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Excursions and Adventures

Label: Whaling City Sound
Released: 2020
Views: 420

Track Listing

Nothing From Nothing; Maria; Gone, Not Forgotten; Paint It Black; Trinkle Tinkle; Unconditional Love; Messiaen's Gumbo; Yours Is My Heart Alone; Samsara; Yo 11; Paint It Black.

Personnel

Album Description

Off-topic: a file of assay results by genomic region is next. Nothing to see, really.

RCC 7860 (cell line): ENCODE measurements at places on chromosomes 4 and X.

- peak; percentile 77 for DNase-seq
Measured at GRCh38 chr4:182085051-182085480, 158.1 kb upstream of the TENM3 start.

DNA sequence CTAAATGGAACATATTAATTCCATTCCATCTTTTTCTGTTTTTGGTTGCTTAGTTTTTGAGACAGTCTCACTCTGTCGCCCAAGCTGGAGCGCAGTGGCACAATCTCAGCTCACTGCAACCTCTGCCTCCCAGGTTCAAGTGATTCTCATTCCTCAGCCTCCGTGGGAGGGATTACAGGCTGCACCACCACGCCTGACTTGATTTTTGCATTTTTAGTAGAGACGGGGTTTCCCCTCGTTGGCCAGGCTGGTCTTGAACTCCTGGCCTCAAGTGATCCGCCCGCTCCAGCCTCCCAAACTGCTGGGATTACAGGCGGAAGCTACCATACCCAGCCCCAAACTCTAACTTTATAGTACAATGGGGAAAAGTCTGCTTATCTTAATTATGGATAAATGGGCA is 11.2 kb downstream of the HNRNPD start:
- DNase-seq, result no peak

What happens when three masterful artists come together as a trio? The Duke did it with Mingus and Max Roach back in 1962. Keith Jarrett, Gary Peacock, and Jack DeJohnette continue to make memorable recordings. Bill Evans, Oscar Peterson and Erroll Garner put together some nice trios as well. The members of this trio, perhaps not yet the superstars of their forebears, have come together on Excursions and Adventures, with an impressive demonstration of musical skill and performance. As many already know, Tim Ray (piano), Terri Lyne Carrington (drums), and John Patitucci (bass), have accomplished much individually, with multifaceted and diverse backgrounds, styles, and experience. They all have Berklee School of Music ties. But from there, they’ve spread themselves into very different corners of the jazz world. Ray, currently Tony Bennett’s musical director, has been a longtime road companion to Lyle Lovett and Jane Siberry. Acclaimed bassist Patitucci initially made a name for himself with Chick Corea, and has spent the better part of two decades with Wayne Shorter. Carrington, also with Shorter and a myriad of other top-flight jazz artists, is at the vanguard of today’s drum corps, with power, finesse, and a vision for the instrument that few can match. Considering this is the first time they’ve worked together, it’s exhilarating to hear such supreme talent find common ground on Excursions and Adventures. Together, they tackle originals, like Patitucci’s NOLA-inspired “Messiaen’s Gumbo,” Carrington’s “Samsara,” an ode to Shorter, which previously appeared on her acclaimed Jazz Is a Spirit album, and Ray’s “Yo 11,” which is as enjoyably rhythmic as it is melodic. There are a few pop covers to note, as well, including Billy Preston’s “Nothing from Nothing,” and the Stones’ rocker “Paint It Black,” both of which show remarkable and unpredictable invention. Like the most accomplished musicians, Ray, Patitucci, and Carrington bring out the best in each other, pushing into unpredictable areas, filling the spaces with constant surprises, and gifting the listener with the bounty of that creation. It is exhilarating, another of Whaling City Sound’s brilliant jazz releases, and a very good reason for fans of the longstanding piano-based trio tradition to get excited again. (Bob Gulla)


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